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Abney Park, Hackney, London, UK.Abney Park, Hackney, London, UK.

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Forum Posts

Area of Hotels Recommendation & Eurotrain

by t5776

Hello Londoners,

We are a group of 3 on our 1st visit to London in early Oct. We intend to travel from Paris to London by Eurostar for a 2 days 1 night stay. Appreciate if anyone could advise on the followings :-

1. What's name of the station that Eurostar stops in London ?
2. It's cost effective for us to purchase for our tickets in the Paris station ?
3. Is there a differentiation in charges if we use Euro in UK ?

WE intend to hop on to a BIG bus tours and learned that the principal starting points are at Baker Street Station,Marble Arch,Trafalgar Square,Green Park and Victoria station.
We would need some advise on any recommendation of a good hotel within walking distance to these principal starting points with a view on the following points:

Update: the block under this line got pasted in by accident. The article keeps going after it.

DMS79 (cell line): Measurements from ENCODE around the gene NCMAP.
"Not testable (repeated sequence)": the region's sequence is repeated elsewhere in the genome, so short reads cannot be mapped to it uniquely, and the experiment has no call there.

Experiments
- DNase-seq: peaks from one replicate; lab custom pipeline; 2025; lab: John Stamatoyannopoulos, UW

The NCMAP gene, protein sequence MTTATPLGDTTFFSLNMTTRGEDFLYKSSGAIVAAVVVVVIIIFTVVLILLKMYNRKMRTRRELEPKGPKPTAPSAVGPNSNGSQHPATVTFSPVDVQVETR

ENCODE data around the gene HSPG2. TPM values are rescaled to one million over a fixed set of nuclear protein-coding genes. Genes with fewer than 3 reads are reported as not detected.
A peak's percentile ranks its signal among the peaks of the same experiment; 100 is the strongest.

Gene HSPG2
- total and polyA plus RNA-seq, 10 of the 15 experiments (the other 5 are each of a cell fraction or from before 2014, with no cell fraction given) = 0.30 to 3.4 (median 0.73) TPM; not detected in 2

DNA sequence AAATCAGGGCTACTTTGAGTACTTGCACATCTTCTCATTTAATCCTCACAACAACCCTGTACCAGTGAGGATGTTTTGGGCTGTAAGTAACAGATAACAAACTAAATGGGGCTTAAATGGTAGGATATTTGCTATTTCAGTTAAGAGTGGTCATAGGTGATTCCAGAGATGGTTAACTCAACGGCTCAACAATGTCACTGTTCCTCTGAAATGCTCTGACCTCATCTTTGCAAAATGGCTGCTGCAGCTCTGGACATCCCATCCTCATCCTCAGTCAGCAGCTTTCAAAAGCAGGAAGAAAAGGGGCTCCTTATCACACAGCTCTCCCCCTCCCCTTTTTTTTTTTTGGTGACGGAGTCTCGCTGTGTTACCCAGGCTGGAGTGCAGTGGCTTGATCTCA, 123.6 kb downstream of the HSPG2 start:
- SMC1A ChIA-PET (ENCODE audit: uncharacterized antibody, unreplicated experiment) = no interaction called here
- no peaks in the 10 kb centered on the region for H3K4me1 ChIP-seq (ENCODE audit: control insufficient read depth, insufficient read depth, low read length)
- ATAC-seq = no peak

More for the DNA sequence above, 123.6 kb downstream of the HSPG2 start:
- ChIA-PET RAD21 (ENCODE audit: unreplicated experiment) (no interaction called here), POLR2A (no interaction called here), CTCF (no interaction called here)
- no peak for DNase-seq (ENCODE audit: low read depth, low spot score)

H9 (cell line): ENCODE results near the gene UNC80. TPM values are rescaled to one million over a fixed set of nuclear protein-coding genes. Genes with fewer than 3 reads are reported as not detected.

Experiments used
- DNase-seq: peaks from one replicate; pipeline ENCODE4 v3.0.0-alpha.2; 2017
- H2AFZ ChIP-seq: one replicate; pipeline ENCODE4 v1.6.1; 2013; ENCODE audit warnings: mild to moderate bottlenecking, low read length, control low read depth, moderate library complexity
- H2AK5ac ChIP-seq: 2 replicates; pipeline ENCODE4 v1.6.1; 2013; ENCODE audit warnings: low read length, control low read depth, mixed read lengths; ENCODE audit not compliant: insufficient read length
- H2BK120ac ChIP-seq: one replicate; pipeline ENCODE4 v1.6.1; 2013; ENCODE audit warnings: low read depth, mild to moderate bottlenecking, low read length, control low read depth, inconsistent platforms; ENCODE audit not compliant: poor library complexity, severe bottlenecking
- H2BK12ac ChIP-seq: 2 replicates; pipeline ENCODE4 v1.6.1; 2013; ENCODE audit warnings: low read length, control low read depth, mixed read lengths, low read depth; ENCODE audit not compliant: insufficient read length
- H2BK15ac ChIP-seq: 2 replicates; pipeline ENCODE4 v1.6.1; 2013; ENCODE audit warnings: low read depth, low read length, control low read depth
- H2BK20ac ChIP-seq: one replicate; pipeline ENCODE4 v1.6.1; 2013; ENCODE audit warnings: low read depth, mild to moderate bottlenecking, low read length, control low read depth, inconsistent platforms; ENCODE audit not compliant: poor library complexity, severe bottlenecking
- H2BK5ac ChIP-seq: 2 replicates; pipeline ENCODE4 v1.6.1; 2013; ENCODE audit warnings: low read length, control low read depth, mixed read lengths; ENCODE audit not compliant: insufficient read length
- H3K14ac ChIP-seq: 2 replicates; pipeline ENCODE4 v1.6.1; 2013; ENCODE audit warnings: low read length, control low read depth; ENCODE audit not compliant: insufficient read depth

a. Our budget of USD 150 per night
b. Some shopping in the evening
c. Variety of restaurants
d. Centrally located . ( bearing in mind of our connection back to Paris by Eurostar )

Thank you.

Re: Area of Hotels Recommendation & Eurotrain

by hawkhead

1. St Pancras. This is right next to King's Cross Station.

2. Don't know what you mean. Are you already in London? However, I do understand that it is cheaper to do the trip Paris-London-Paris. Early october is not long away and the later you leave it, the more expensive it will be to travel.

3. The currency in the UK is £ sterling. Some places will accept Euros but you will receive a simply awful exchange rate. You will not be able to use Euros as a matter of course.

4. A hotel that VTer Leics uses is The Euro Hotel located in Bloomsbury, which is a good area for transport. Try also looking in Bayswater and Lancaster Gate (for Marble Arch) and Marylebone (for Baker Street). There is a hop on/hop off stop outside the Lancaster Gate tube station. I, personally, don't like the Victoria area but that is just a personal choice. All the places I mention have excellent transport links.

Re: Area of Hotels Recommendation & Eurotrain

by TexasDave

To your question #2: the only cost effective way to buy your tickets is to do it as far in advance as you can. Priced rise dramatically the closer you get to the date of departure. And the price is the same if you pay in either currency. $150 per night for a nice hotel centrally located is a tall order. If you wind up not finding anything, the tube is easy to use and makes hotels further afield a little closer.

Re: Area of Hotels Recommendation & Eurotrain

by hawkhead